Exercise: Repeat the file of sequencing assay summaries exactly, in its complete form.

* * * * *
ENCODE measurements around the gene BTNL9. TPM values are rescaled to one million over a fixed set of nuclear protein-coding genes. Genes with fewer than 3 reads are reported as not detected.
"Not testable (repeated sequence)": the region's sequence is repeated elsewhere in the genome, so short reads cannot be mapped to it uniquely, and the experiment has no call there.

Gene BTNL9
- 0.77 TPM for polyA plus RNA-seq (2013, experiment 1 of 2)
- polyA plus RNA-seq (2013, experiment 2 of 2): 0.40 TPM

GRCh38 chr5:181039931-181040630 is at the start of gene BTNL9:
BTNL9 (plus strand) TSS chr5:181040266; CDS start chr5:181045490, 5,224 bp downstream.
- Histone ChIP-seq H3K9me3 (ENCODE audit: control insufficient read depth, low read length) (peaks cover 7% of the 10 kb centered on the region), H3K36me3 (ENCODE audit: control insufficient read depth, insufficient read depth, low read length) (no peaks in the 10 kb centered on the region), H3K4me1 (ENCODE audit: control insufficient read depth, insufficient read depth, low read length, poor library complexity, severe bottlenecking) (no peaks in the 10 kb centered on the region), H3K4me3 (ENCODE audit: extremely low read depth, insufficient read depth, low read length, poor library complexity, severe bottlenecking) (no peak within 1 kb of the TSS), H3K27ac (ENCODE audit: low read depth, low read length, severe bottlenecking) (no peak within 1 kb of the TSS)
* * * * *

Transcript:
ENCODE measurements around the gene BTNL9. TPM values are rescaled to one million over a fixed set of nuclear protein-coding genes. Genes with fewer than 3 reads are reported as not detected.
"Not testable (repeated sequence)": the region's sequence is repeated elsewhere in the genome, so short reads cannot be mapped to it uniquely, and the experiment has no call there.

Gene BTNL9
- 0.77 TPM for polyA plus RNA-seq (2013, experiment 1 of 2)
- polyA plus RNA-seq (2013, experiment 2 of 2): 0.40 TPM

GRCh38 chr5:181039931-181040630 is at the start of gene BTNL9:
BTNL9 (plus strand) TSS chr5:181040266; CDS start chr5:181045490, 5,224 bp downstream.
- Histone ChIP-seq H3K9me3 (ENCODE audit: control insufficient read depth, low read length) (peaks cover 7% of the 10 kb centered on the region), H3K36me3 (ENCODE audit: control insufficient read depth, insufficient read depth, low read length) (no peaks in the 10 kb centered on the region), H3K4me1 (ENCODE audit: control insufficient read depth, insufficient read depth, low read length, poor library complexity, severe bottlenecking) (no peaks in the 10 kb centered on the region), H3K4me3 (ENCODE audit: extremely low read depth, insufficient read depth, low read length, poor library complexity, severe bottlenecking) (no peak within 1 kb of the TSS), H3K27ac (ENCODE audit: low read depth, low read length, severe bottlenecking) (no peak within 1 kb of the TSS)